The Delegated Regulation supplementing the Prospectus Directive took effect on 5 May 2014. This regulation specifies situations where publication of supplements to the prospectus is required.
The Council has formally approved the proposals for a regulation on market abuse and a directive on criminal sanctions for market abuse. The new rules are expected to be published in June 2014. The regulation will have direct effect. Member states will have two years after publication to implement the directive. For more information about the new rules, see In context of March 2014.
The European Parliament has voted in favour of a proposal for a single resolution mechanism for banks. A compromise on the proposal was reached with the Council in March 2014. Under the new mechanism, the European Central Bank decides in its role as European supervisor to restructure and wind up a troubled bank. The single resolution board then adopts a resolution scheme. The national resolution authority is also involved in this process. In addition to shareholders, certain bondholders and large savers will have to contribute towards a bank’s rescue. This “bail-in” is limited to 8% of a bank’s total liabilities. After this, the bank-financed single resolution fund can be called upon, subject to a maximum of 5% of the total liabilities. The proposal has yet to be approved by the member states. It is currently anticipated that the single resolution mechanism will enter into force on 1 January 2015. The bail-in rules would take effect one year later.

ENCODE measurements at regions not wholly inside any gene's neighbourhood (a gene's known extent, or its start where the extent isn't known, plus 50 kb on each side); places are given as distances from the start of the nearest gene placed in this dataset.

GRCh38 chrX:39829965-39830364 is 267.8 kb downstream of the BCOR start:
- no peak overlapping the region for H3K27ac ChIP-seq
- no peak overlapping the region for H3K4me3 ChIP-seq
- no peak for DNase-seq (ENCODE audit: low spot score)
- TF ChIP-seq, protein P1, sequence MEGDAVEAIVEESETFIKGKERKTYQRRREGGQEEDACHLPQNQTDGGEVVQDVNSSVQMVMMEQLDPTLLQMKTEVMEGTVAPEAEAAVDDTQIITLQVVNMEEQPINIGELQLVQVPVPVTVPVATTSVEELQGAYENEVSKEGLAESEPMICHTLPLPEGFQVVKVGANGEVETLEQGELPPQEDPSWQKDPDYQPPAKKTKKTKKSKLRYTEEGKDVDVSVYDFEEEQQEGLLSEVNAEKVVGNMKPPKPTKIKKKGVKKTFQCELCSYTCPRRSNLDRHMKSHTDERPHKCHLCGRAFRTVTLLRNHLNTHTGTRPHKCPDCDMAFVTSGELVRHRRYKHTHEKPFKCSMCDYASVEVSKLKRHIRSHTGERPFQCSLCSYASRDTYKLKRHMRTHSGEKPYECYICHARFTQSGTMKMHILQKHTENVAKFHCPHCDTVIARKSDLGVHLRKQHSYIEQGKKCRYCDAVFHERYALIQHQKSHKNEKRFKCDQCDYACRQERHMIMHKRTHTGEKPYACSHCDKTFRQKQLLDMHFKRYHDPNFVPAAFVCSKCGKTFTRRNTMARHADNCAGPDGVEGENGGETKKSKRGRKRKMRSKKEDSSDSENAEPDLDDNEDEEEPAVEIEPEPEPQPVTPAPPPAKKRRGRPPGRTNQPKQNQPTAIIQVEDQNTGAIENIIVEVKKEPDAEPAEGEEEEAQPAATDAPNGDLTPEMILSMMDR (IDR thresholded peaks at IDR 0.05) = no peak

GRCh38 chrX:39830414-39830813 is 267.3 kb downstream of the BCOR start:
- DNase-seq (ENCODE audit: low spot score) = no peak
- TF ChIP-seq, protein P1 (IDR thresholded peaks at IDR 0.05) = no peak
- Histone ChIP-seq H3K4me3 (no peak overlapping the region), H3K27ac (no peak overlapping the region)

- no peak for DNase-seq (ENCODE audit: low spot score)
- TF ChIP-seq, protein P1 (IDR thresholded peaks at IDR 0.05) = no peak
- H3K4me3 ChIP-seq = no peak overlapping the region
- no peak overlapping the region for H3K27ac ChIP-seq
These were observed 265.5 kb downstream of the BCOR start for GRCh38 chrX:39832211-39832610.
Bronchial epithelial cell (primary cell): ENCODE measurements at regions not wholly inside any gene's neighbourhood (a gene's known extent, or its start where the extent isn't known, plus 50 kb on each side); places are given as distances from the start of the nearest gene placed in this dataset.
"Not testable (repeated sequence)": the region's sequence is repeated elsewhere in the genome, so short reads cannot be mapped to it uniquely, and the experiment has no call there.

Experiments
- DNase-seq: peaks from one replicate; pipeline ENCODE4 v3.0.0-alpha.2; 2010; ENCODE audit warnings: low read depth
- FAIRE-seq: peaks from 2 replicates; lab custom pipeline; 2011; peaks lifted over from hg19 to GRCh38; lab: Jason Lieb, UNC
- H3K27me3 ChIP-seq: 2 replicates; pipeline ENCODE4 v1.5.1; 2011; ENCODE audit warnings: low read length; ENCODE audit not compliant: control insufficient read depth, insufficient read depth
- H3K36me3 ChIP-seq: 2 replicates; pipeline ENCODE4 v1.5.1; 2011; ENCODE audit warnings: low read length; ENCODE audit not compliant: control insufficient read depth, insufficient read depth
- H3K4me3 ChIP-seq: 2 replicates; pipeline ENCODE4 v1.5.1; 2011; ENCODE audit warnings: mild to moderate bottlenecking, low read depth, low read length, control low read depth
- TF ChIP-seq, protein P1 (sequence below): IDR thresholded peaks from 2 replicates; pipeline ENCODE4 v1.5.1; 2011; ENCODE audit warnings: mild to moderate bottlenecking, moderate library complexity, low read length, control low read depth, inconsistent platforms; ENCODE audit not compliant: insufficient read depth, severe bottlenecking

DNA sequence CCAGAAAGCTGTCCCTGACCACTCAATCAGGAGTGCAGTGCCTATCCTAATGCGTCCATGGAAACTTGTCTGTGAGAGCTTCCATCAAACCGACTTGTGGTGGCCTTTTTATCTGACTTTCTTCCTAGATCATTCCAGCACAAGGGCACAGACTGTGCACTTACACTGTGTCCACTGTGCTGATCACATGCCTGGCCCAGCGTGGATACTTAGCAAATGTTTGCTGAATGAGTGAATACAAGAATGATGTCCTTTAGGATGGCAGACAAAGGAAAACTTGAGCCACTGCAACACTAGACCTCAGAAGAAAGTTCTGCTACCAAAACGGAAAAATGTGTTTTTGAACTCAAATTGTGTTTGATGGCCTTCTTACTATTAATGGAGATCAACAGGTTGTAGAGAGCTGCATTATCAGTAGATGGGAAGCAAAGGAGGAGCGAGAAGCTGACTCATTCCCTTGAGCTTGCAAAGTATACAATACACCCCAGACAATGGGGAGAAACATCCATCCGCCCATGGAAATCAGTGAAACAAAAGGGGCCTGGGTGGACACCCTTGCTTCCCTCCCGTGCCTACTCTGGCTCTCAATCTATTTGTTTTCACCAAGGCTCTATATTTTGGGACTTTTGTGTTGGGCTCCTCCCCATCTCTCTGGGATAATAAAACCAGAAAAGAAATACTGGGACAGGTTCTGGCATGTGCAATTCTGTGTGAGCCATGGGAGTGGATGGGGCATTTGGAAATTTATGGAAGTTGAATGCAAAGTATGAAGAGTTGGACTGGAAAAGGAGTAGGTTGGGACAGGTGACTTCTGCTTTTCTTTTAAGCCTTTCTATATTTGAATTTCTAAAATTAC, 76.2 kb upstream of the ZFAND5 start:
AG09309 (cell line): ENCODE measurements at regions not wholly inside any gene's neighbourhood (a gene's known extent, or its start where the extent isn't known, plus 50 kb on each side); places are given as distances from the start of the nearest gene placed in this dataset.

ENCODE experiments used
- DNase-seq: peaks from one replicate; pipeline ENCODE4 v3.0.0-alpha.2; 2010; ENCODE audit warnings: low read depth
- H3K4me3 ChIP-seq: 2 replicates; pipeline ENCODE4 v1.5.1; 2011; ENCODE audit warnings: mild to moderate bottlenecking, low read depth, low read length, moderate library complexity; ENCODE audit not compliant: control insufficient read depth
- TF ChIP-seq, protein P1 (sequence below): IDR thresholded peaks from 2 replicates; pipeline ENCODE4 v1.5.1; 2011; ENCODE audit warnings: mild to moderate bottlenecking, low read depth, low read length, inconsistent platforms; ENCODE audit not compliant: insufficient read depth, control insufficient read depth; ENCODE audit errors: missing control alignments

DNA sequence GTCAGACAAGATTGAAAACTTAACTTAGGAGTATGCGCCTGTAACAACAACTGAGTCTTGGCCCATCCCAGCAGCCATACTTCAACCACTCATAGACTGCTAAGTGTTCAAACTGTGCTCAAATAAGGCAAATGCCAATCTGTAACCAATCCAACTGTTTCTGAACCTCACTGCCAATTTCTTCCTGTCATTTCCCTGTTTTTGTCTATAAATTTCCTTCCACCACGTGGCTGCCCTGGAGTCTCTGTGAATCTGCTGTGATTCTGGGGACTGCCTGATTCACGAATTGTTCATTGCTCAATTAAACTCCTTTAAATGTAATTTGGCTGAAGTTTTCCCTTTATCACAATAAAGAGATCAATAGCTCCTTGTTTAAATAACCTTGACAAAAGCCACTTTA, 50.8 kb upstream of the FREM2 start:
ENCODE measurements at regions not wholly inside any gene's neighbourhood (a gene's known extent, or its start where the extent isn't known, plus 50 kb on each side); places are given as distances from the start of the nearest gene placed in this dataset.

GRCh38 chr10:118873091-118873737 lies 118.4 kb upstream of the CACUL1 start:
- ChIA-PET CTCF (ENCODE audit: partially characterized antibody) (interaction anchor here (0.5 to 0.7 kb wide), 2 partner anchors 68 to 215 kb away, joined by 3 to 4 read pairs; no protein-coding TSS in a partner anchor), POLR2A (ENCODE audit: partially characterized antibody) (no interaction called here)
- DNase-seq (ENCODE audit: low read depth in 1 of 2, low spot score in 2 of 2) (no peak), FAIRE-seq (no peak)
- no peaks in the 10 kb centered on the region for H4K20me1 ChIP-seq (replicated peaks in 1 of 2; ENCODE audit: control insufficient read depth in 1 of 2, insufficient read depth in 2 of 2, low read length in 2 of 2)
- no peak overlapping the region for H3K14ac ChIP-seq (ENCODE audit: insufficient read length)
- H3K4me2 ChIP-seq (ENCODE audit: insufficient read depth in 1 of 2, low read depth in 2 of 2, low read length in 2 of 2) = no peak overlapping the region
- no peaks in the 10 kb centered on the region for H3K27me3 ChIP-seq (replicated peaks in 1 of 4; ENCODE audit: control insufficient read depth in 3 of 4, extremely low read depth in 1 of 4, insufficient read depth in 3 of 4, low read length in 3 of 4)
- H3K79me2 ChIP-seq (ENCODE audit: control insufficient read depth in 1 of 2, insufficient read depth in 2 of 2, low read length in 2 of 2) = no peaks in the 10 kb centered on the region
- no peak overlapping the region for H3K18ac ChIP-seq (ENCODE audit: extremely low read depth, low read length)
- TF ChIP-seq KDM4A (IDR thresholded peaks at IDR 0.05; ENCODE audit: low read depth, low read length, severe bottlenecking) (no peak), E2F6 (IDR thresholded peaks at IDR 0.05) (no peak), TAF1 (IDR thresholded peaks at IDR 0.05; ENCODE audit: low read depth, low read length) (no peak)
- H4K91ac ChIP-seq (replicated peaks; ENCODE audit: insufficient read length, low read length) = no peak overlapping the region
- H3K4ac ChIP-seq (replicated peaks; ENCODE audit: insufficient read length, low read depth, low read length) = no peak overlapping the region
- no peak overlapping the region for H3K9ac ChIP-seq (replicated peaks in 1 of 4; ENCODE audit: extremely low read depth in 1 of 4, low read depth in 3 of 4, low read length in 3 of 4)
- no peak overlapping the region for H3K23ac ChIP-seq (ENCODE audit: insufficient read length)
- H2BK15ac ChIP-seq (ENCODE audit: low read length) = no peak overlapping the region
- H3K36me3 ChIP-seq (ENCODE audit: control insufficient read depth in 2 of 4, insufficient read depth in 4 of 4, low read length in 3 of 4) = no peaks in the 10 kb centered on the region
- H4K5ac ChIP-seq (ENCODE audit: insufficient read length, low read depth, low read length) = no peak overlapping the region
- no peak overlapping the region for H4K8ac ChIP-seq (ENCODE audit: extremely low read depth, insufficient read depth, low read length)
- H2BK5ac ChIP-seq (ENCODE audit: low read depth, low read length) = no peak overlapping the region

This update to the deposit guarantee scheme will oblige banks to finance national deposit guarantee schemes. In addition, savers will get their money faster: within seven working days. Member states will have one year to implement the new rules.
The directive is aimed at guaranteeing accessibility to payment accounts. Anyone legally residing in the EU would be able to open a basic payment account. The proposed directive should also make it easier to switch to another bank. The directive has yet to be adopted by the Council. Member states will be given two years to implement the new rules.
European and international supervisors
European Banking Authority – publications
- Draft technical standards under EMIR (ESMA, EBA and EIOPA)
- EBA updates its work programme
- Technical standards on supervisory reporting endorsed with amended calendar
- Risk dashboard for EU banking sector
- Consultation on draft technical standards on the treatment of equity exposures under the IRB approach
Basel Committee on Banking Supervision – publications
- FAQs on Basel III’s liquidity coverage ratio
- Final standard for measuring and controlling large exposures
International Organization of Securities Commissions – publications
Capital Markets Law Journal
- How and why credit rating agencies missed the Eurozone debt crisis / Norbert Gaillard – CMLJ 2014, vol. 9, no. 2
- Is my money safe at European banks? Reflections on the “bail-in” provisions in recent EU legal texts / René Smits – CMLR 2014, vol. 9, no. 2
- Sovereign bonds and national relativism: can New York law contracts safely cross the Atlantic? / Mathias Audit – CMLS 2-14, vol. 9, no. 2
- Market failure or regulatory failure? The paradoxical position of credit rating agencies / Andrea Miglionico – CMLJ 2014, vol. 9, no. 2